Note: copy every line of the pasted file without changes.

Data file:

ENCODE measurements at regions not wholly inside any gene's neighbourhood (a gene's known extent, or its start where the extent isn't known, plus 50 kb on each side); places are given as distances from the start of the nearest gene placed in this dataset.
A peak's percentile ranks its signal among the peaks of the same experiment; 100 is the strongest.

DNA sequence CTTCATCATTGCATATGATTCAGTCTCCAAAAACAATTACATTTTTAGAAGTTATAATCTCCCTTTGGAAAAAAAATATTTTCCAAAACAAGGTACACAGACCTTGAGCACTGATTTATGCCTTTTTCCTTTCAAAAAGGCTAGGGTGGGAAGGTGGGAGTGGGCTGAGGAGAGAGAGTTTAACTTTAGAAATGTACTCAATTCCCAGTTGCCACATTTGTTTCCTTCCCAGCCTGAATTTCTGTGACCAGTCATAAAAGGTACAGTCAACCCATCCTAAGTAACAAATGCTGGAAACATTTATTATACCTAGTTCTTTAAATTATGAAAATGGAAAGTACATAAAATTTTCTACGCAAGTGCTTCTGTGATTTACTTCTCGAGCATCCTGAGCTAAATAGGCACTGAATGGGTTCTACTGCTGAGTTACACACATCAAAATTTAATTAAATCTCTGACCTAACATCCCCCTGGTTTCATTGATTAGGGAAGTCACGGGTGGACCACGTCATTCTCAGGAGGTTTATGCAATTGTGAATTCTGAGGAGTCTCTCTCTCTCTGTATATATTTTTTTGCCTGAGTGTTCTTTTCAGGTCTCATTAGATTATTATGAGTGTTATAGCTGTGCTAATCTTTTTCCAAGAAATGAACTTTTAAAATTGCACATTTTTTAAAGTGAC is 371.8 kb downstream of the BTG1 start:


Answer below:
ENCODE measurements at regions not wholly inside any gene's neighbourhood (a gene's known extent, or its start where the extent isn't known, plus 50 kb on each side); places are given as distances from the start of the nearest gene placed in this dataset.
A peak's percentile ranks its signal among the peaks of the same experiment; 100 is the strongest.

DNA sequence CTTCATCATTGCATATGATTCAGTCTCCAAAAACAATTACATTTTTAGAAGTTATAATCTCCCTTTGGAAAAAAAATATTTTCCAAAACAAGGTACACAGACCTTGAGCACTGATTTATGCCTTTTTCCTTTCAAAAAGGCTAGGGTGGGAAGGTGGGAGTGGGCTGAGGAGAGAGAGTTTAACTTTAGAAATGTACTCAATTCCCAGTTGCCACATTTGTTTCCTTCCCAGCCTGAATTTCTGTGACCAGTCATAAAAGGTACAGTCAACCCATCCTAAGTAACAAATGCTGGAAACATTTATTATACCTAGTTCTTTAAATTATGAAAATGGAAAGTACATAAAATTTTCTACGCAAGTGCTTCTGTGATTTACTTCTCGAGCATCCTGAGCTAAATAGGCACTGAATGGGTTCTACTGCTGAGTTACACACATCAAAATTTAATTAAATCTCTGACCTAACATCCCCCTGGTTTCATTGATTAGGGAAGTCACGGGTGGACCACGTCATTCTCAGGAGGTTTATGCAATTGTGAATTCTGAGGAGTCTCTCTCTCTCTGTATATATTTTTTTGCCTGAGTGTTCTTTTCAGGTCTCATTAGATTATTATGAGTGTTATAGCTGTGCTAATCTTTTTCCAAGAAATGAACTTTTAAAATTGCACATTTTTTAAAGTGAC is 371.8 kb downstream of the BTG1 start: